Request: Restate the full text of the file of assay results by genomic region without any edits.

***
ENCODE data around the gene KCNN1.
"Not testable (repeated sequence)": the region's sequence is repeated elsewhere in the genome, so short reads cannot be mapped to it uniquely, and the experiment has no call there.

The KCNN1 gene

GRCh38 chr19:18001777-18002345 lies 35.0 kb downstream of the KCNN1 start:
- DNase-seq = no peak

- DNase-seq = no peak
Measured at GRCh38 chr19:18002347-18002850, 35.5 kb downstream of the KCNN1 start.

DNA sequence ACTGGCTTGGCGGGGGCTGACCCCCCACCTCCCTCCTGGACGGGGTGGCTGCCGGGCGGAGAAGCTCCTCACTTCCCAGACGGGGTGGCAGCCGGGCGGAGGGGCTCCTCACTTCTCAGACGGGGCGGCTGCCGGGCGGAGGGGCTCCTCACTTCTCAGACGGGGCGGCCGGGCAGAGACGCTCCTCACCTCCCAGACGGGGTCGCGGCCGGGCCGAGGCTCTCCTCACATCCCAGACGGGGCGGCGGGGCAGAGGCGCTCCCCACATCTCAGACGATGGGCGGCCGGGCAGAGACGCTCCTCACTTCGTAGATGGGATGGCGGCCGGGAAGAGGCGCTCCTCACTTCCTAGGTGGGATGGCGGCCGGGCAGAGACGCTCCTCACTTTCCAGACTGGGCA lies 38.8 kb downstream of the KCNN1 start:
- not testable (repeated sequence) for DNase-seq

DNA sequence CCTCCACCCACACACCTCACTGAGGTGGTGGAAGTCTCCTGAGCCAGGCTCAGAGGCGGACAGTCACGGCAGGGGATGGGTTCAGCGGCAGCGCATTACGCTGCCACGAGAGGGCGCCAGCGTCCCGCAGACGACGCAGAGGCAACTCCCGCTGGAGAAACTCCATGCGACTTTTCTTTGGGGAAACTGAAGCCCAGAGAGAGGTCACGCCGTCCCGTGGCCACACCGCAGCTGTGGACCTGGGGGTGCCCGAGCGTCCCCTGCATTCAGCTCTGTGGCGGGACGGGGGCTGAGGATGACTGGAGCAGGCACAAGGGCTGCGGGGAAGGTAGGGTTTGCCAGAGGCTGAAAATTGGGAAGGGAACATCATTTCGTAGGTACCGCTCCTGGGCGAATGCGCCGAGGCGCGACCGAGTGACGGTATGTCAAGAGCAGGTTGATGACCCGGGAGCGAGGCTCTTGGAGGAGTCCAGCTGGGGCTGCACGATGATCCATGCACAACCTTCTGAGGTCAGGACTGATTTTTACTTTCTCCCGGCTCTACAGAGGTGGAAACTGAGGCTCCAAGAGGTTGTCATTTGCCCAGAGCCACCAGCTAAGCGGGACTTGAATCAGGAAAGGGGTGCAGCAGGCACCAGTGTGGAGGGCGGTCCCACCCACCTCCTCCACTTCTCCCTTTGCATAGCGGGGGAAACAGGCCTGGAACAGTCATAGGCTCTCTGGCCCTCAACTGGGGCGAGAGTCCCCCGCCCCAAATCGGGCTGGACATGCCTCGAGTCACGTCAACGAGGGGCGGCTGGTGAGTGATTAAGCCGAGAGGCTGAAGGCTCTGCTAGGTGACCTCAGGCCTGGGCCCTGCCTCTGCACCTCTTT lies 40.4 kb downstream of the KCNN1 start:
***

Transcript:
ENCODE data around the gene KCNN1.
"Not testable (repeated sequence)": the region's sequence is repeated elsewhere in the genome, so short reads cannot be mapped to it uniquely, and the experiment has no call there.

The KCNN1 gene

GRCh38 chr19:18001777-18002345 lies 35.0 kb downstream of the KCNN1 start:
- DNase-seq = no peak

- DNase-seq = no peak
Measured at GRCh38 chr19:18002347-18002850, 35.5 kb downstream of the KCNN1 start.

DNA sequence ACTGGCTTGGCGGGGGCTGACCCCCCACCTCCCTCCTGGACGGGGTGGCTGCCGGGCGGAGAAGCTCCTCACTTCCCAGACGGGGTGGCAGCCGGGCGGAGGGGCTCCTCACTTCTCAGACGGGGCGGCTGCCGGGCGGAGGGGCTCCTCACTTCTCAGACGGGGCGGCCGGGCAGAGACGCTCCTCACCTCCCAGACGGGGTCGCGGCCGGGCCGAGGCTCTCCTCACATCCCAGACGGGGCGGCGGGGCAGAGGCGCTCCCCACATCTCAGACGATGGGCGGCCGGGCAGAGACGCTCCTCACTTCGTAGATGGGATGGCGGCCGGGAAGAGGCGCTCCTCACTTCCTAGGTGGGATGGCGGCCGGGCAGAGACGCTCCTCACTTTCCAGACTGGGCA lies 38.8 kb downstream of the KCNN1 start:
- not testable (repeated sequence) for DNase-seq

DNA sequence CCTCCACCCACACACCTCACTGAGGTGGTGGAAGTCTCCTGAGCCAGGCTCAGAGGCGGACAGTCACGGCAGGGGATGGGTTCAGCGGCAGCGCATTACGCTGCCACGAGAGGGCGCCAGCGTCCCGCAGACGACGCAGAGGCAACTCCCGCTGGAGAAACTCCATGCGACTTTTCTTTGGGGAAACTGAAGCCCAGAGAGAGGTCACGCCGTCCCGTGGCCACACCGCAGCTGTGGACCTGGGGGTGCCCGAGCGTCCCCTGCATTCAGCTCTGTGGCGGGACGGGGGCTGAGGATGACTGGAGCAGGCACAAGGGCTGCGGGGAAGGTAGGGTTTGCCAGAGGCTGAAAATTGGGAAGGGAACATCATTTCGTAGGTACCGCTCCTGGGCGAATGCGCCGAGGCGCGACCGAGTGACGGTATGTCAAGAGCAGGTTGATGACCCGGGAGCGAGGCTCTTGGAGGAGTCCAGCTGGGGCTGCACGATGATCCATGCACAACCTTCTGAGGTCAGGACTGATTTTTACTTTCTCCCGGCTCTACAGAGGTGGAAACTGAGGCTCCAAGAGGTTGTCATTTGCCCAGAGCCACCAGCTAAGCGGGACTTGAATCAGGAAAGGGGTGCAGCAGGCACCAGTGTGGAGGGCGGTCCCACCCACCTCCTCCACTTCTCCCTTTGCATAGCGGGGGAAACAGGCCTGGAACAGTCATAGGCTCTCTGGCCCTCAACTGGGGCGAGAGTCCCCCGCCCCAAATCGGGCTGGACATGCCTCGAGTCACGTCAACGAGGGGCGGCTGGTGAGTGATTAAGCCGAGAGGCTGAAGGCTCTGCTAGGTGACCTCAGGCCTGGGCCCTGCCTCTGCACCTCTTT lies 40.4 kb downstream of the KCNN1 start: